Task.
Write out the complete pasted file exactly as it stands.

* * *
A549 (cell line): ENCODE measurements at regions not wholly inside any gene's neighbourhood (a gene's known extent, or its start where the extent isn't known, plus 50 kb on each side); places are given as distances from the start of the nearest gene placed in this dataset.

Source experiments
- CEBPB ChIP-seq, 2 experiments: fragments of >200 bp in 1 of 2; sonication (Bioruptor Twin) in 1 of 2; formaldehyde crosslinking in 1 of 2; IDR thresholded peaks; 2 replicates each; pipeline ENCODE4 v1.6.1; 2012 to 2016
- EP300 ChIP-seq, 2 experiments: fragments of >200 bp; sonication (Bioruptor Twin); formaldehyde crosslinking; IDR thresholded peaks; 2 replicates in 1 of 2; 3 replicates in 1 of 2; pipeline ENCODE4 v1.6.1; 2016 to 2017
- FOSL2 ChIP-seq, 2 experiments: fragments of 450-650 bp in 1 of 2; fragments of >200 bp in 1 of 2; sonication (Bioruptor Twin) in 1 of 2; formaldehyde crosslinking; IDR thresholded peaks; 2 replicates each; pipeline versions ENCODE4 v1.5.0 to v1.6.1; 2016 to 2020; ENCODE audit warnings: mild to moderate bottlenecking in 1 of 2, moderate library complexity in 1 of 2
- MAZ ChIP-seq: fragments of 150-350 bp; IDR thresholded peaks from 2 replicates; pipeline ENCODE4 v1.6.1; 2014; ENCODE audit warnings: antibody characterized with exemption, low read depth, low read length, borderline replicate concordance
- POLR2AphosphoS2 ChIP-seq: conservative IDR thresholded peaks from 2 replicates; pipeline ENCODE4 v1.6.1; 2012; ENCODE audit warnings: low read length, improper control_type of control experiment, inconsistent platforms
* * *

A549 (cell line): ENCODE measurements at regions not wholly inside any gene's neighbourhood (a gene's known extent, or its start where the extent isn't known, plus 50 kb on each side); places are given as distances from the start of the nearest gene placed in this dataset.

Source experiments
- CEBPB ChIP-seq, 2 experiments: fragments of >200 bp in 1 of 2; sonication (Bioruptor Twin) in 1 of 2; formaldehyde crosslinking in 1 of 2; IDR thresholded peaks; 2 replicates each; pipeline ENCODE4 v1.6.1; 2012 to 2016
- EP300 ChIP-seq, 2 experiments: fragments of >200 bp; sonication (Bioruptor Twin); formaldehyde crosslinking; IDR thresholded peaks; 2 replicates in 1 of 2; 3 replicates in 1 of 2; pipeline ENCODE4 v1.6.1; 2016 to 2017
- FOSL2 ChIP-seq, 2 experiments: fragments of 450-650 bp in 1 of 2; fragments of >200 bp in 1 of 2; sonication (Bioruptor Twin) in 1 of 2; formaldehyde crosslinking; IDR thresholded peaks; 2 replicates each; pipeline versions ENCODE4 v1.5.0 to v1.6.1; 2016 to 2020; ENCODE audit warnings: mild to moderate bottlenecking in 1 of 2, moderate library complexity in 1 of 2
- MAZ ChIP-seq: fragments of 150-350 bp; IDR thresholded peaks from 2 replicates; pipeline ENCODE4 v1.6.1; 2014; ENCODE audit warnings: antibody characterized with exemption, low read depth, low read length, borderline replicate concordance
- POLR2AphosphoS2 ChIP-seq: conservative IDR thresholded peaks from 2 replicates; pipeline ENCODE4 v1.6.1; 2012; ENCODE audit warnings: low read length, improper control_type of control experiment, inconsistent platforms